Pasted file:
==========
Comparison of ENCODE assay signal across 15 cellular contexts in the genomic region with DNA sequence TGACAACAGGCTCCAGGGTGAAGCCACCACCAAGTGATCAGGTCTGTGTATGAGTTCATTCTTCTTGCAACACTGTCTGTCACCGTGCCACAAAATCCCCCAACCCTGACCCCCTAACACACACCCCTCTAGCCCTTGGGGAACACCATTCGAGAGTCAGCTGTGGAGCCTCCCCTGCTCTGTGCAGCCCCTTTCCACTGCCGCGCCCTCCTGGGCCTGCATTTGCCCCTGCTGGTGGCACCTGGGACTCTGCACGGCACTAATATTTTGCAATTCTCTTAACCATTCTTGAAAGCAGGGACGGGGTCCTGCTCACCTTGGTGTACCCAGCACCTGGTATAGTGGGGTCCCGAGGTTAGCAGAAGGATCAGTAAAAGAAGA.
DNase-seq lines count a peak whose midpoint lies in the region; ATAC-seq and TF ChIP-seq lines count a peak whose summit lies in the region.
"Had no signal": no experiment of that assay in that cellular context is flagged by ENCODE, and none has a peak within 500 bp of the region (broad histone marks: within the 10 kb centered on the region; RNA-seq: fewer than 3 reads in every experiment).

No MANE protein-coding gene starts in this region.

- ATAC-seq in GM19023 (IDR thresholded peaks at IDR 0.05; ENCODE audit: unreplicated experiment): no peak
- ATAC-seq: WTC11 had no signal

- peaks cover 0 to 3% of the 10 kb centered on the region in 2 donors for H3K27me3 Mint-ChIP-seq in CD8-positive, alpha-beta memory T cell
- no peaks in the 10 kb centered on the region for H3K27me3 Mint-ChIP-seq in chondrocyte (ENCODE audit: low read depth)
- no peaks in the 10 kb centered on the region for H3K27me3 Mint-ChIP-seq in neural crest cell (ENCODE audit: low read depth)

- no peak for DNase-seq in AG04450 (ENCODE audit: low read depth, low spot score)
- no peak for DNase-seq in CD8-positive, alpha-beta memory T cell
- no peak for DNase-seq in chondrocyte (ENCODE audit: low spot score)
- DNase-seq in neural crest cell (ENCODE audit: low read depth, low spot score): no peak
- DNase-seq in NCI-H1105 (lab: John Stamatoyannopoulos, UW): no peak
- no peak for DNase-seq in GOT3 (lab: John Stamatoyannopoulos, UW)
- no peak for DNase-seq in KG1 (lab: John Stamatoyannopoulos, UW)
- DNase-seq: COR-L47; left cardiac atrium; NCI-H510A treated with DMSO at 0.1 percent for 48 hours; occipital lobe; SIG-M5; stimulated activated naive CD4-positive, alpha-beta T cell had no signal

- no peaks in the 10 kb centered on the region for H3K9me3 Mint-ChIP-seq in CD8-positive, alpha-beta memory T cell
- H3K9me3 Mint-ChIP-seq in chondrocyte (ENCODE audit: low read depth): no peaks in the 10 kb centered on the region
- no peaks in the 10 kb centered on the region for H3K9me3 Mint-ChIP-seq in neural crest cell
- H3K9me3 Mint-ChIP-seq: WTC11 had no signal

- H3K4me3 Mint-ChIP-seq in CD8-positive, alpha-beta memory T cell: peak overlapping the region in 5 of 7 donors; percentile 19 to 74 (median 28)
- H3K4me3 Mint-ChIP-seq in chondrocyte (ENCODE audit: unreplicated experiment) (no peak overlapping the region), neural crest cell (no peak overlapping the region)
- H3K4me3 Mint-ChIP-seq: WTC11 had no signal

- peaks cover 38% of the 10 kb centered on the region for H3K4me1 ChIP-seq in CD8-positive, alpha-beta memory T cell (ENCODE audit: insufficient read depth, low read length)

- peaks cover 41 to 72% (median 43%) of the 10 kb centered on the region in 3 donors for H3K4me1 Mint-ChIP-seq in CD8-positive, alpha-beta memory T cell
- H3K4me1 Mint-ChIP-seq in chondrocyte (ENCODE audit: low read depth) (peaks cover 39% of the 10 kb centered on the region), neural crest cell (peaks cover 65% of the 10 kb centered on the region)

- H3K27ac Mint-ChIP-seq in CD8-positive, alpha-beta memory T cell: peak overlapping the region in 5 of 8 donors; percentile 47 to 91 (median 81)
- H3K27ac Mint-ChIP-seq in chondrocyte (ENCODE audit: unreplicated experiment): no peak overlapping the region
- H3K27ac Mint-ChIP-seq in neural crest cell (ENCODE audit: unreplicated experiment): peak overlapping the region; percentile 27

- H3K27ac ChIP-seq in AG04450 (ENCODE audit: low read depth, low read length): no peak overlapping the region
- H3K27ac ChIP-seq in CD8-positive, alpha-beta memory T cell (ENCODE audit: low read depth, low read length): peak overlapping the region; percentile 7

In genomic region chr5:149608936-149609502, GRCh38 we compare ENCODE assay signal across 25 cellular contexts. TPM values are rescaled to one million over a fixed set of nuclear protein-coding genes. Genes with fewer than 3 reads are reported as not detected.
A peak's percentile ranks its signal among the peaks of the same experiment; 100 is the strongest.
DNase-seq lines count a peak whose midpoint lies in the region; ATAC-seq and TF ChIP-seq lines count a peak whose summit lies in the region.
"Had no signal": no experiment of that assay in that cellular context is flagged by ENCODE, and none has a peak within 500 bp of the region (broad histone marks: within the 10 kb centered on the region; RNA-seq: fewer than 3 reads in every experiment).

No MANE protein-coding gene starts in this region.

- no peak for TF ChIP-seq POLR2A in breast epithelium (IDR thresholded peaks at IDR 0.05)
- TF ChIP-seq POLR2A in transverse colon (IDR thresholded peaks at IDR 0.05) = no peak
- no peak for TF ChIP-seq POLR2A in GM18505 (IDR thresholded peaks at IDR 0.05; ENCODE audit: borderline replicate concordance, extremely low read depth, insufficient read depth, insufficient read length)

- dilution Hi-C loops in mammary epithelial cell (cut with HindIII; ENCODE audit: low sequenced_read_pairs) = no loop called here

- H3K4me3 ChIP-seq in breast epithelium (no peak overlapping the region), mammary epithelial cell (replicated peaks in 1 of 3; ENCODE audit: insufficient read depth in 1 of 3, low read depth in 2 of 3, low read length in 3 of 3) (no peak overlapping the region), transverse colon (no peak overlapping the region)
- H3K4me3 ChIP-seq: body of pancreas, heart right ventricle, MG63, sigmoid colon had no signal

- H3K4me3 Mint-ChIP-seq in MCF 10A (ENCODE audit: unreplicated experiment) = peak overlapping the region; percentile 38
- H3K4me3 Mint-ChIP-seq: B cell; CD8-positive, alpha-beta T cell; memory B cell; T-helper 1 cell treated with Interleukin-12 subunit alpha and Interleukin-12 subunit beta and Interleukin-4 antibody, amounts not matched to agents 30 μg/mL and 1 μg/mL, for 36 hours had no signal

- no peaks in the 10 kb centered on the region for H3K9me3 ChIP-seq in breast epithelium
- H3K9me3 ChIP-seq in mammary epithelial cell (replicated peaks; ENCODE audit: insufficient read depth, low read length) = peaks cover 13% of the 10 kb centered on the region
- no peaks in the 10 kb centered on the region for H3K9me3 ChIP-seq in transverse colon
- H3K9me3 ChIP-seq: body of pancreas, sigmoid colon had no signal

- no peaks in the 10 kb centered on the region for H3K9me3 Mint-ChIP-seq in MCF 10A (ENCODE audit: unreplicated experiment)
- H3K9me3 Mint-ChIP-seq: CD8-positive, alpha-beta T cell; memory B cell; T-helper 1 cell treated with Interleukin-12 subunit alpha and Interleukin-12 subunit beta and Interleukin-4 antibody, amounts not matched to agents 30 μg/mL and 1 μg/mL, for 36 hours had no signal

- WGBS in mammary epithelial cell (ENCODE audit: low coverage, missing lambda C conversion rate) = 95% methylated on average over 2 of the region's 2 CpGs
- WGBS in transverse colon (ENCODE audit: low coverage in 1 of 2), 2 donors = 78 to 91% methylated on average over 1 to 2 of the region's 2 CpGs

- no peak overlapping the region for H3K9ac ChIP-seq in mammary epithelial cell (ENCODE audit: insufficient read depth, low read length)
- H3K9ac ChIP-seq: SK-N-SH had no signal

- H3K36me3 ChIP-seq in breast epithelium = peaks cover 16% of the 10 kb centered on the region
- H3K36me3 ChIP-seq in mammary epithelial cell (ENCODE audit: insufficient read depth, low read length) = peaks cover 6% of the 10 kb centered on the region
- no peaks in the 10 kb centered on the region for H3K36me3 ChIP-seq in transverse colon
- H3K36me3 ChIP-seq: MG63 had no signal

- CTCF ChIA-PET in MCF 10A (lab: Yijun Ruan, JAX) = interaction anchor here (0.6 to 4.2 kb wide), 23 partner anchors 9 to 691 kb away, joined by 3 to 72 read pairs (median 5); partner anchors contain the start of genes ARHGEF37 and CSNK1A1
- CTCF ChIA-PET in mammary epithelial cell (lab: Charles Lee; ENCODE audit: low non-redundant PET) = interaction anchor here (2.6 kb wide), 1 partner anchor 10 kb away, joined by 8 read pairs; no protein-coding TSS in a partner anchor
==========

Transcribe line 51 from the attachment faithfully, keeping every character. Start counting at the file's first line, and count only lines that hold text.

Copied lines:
- H3K9me3 Mint-ChIP-seq: CD8-positive, alpha-beta T cell; memory B cell; T-helper 1 cell treated with Interleukin-12 subunit alpha and Interleukin-12 subunit beta and Interleukin-4 antibody, amounts not matched to agents 30 μg/mL and 1 μg/mL, for 36 hours had no signal